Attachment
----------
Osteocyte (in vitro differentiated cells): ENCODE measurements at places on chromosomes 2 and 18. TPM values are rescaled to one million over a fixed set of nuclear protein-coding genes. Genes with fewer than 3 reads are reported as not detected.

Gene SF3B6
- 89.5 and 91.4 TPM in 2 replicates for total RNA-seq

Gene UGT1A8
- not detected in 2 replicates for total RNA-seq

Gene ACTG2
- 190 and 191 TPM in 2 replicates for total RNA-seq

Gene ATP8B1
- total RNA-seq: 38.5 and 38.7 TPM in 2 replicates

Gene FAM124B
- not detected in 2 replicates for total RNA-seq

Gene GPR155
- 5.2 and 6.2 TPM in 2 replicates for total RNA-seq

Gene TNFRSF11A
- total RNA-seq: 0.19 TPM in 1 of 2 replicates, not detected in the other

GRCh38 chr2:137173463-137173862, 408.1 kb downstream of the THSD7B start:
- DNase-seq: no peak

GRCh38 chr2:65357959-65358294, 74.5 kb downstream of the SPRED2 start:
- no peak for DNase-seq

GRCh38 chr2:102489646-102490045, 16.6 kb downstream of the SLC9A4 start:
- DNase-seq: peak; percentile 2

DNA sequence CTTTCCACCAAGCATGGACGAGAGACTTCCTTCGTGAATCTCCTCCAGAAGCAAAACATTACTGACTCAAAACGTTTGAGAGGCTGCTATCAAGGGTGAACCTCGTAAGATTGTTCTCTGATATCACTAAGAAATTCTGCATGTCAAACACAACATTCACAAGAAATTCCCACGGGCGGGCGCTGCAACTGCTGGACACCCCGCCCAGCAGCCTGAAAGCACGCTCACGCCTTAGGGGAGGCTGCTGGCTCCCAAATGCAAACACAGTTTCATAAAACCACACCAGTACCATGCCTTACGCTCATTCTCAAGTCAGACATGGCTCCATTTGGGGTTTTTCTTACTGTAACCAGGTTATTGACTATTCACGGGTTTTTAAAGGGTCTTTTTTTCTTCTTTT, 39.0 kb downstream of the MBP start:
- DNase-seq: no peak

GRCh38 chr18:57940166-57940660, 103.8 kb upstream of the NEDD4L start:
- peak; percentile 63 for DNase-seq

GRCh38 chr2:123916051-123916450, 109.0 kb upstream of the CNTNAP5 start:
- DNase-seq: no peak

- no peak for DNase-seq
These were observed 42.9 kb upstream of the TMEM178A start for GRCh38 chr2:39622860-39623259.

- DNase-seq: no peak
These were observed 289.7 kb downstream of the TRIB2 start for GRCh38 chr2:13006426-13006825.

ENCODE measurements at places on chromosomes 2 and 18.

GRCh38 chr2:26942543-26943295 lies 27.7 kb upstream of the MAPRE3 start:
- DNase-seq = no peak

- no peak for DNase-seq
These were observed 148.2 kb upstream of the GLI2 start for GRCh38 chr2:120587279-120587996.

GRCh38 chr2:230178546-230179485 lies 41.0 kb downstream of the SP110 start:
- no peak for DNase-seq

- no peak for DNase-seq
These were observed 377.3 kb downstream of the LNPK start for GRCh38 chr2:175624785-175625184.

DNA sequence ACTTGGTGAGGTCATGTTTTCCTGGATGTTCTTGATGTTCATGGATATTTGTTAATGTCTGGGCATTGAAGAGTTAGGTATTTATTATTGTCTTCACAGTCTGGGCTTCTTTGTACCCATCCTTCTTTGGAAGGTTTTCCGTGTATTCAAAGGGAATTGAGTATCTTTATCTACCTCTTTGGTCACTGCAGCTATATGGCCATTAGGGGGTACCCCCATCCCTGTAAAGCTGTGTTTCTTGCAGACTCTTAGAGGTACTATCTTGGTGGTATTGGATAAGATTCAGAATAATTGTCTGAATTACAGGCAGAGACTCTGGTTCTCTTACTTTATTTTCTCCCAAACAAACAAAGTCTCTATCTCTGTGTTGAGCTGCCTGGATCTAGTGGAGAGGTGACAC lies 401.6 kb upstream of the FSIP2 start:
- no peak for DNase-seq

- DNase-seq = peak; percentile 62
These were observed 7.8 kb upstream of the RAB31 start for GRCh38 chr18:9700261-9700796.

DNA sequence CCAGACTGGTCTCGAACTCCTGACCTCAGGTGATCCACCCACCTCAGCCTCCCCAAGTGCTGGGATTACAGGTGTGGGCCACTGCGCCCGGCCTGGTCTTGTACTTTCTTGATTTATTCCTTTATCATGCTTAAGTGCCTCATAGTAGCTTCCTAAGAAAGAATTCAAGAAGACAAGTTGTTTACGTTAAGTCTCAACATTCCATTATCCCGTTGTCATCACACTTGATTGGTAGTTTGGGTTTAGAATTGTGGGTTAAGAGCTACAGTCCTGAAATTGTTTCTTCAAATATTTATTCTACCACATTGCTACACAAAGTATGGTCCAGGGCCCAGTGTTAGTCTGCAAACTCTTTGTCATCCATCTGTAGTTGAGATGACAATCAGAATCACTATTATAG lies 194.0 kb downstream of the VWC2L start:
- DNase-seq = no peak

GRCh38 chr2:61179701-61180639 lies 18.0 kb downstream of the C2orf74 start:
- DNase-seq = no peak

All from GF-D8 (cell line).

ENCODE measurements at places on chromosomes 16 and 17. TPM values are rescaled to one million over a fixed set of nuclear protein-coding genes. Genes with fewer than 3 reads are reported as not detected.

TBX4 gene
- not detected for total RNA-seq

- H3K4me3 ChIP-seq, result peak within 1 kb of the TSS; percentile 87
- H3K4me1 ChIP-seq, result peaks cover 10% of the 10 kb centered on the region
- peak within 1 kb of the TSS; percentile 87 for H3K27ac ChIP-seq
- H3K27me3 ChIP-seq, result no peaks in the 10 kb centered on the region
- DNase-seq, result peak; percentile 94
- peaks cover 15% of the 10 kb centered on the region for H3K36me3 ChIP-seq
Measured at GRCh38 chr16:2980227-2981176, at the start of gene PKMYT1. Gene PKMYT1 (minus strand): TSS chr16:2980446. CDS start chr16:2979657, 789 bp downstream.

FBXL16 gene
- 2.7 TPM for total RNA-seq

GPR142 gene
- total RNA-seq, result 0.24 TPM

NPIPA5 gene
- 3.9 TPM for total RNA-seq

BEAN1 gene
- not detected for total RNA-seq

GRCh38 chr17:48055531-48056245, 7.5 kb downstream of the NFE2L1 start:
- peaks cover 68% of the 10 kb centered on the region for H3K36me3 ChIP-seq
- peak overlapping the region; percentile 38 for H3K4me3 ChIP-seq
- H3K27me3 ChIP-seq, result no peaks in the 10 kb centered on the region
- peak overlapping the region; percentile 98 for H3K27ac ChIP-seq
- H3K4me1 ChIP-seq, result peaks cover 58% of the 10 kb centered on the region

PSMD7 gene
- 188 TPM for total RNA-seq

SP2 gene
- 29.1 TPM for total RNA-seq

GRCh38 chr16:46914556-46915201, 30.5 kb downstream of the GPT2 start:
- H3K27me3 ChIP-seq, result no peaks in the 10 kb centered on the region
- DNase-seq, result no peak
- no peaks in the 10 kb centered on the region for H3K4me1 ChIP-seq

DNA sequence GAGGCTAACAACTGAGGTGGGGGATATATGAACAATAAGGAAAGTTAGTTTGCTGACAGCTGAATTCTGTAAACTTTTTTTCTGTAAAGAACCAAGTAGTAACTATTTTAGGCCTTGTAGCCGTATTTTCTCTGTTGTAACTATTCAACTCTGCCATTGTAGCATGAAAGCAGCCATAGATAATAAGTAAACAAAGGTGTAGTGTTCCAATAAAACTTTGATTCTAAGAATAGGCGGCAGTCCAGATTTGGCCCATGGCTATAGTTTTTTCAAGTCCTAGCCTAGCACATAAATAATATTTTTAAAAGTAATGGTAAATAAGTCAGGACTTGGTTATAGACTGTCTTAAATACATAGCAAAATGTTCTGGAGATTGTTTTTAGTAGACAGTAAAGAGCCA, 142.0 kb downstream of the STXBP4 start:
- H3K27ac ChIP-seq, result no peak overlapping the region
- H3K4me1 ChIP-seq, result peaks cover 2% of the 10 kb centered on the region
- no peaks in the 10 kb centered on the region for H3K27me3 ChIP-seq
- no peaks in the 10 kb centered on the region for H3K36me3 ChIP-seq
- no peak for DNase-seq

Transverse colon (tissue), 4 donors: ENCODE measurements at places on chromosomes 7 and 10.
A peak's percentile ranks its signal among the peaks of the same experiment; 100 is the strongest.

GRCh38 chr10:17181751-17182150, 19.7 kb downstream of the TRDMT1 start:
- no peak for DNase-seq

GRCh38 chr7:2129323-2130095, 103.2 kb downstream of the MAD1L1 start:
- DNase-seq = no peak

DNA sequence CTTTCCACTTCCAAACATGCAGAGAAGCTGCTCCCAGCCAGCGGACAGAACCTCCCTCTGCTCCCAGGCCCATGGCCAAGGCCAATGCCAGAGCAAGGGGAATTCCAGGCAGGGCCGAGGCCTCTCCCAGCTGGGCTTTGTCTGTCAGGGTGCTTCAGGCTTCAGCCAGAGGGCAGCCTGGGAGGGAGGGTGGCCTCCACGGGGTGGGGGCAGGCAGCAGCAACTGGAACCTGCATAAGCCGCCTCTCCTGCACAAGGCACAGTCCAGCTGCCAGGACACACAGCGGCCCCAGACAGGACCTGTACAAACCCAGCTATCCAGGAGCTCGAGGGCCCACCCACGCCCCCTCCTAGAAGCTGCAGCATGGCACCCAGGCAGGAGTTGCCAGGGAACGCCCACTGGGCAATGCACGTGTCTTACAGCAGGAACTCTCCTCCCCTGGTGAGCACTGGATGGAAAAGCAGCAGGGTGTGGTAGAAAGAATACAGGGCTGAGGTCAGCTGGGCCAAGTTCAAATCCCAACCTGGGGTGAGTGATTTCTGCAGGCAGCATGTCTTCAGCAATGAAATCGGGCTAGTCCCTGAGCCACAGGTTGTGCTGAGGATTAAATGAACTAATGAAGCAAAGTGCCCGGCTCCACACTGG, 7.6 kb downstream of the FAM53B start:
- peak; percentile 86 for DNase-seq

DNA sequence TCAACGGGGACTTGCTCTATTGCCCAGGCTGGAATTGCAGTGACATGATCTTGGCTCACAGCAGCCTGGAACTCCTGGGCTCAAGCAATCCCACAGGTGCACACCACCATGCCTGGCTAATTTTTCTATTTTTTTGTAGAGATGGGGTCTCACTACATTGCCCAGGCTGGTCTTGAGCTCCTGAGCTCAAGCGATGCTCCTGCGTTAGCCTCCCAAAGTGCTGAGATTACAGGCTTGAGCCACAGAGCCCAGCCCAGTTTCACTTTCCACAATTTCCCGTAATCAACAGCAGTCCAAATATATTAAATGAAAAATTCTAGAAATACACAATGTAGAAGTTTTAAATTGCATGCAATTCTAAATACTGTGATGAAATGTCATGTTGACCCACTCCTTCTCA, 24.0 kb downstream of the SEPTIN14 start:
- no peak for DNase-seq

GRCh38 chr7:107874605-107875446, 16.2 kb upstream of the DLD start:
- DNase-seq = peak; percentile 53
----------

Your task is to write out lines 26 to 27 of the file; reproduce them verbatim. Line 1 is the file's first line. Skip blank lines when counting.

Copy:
GRCh38 chr2:123916051-123916450, 109.0 kb upstream of the CNTNAP5 start:
- DNase-seq: no peak